The documents also include a letter dated April 5 from six former United States ambassadors to Ukraine to top State Department officials under Mr. Pompeo. In the letter, the former ambassadors said that they were “deeply concerned” about the charges against Ms. Yovanovitch that had emerged in the news media reports and that the accusations were “simply wrong.”

In late March, Ms. Yovanovitch told the third-ranking State Department official, David Hale, that she felt she could no longer continue in her role unless the department issued a statement in her defense. Mr. Hale briefed Mr. Pompeo about the conversation the next day, he testified to House investigators last week.

After looking into the right-wing campaign against Ms. Yovanovitch — even contacting Sean Hannity, the Fox News personality, to ask for details of wrongdoing — Mr. Pompeo believed that “there was no evidence” to support the allegations, Mr. Hale said in an earlier private testimony to lawmakers. But Mr. Pompeo ultimately chose not to issue a statement of support. (Mr. Hannity has denied any such call.)

John Sullivan, the deputy secretary of state, told senators last month that top State Department officials were aware of the smear campaign against Ms. Yovanovitch. Mr. Sullivan said he believed Mr. Giuliani was behind it.

In his retelling, Mr. Sullivan asked Mr. Pompeo why the president wanted to remove Ms. Yovanovitch. “I was told that he had lost confidence in her, period,” Mr. Sullivan said.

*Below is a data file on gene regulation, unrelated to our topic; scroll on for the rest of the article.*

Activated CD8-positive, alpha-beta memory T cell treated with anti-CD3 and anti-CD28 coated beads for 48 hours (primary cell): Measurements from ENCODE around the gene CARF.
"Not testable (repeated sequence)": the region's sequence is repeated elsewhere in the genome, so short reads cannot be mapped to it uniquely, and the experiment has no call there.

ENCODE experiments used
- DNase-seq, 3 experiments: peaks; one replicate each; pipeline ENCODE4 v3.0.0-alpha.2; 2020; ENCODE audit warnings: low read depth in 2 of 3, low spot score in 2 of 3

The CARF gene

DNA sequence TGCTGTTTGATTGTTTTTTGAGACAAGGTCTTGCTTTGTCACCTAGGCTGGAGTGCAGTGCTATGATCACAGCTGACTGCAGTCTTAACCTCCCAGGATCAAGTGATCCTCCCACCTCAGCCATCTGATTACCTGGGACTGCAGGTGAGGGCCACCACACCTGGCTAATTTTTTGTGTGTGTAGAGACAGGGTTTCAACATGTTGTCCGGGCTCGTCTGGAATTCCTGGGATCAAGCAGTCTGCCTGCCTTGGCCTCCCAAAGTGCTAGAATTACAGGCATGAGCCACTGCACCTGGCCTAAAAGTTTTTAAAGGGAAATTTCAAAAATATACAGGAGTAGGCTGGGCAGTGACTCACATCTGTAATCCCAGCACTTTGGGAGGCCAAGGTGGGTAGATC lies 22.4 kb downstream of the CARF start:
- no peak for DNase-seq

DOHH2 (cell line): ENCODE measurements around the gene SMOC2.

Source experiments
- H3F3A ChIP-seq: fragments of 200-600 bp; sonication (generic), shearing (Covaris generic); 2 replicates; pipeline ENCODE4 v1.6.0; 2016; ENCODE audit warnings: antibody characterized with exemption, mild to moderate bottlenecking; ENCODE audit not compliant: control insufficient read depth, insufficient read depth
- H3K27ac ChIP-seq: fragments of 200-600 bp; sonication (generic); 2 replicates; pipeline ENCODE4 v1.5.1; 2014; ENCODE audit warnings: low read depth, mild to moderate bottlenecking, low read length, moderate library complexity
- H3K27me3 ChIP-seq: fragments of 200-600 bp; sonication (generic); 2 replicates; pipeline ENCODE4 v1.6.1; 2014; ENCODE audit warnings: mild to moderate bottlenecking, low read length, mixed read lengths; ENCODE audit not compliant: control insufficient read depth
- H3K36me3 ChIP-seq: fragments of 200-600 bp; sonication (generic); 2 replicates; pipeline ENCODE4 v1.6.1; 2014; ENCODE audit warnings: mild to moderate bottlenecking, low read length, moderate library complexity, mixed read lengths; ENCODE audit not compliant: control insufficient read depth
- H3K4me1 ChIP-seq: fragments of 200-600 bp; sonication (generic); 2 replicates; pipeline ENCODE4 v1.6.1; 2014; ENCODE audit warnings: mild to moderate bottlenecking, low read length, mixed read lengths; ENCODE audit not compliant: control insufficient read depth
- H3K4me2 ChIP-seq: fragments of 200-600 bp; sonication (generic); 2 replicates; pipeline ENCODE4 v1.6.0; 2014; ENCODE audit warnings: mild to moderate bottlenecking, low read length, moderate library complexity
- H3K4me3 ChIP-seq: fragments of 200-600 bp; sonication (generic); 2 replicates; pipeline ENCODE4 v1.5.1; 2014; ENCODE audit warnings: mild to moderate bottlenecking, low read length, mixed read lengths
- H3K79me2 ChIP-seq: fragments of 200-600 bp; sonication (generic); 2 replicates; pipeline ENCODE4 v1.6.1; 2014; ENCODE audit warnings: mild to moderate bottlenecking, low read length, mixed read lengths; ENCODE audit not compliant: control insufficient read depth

Representative Eliot Engel of New York, the chairman of the Foreign Affairs Committee and one of the lawmakers who sent the letter to Mr. Pompeo expressing concern over the smear campaign, said he initially found the department’s response “equally frustrating and baffling.”

“Now that we know more facts it makes sense: Secretary Pompeo was apparently helping the president with his scheme to get political help from the Ukrainians, and Ambassador Yovanovitch was standing in the way,” Mr. Engel said. “Six months later, Mr. Pompeo continues to defend the president’s behavior and defy congressional subpoenas for relevant information at the expense of the public servants he is unwilling to lead and defend.”

Mr. Pompeo has doubled down recently on his support of Mr. Trump’s demands on Ukraine. In several instances last month, Mr. Pompeo repeated an unsubstantiated claim by Mr. Trump — that Ukraine may have run an interference operation in the 2016 election. American intelligence officials and Fiona Hill, a Russia expert who served on Mr. Trump’s National Security Council, say that the falsehood has infected American discourse as part of a yearslong disinformation campaign by Russia.

Catie Edmondson contributed reporting.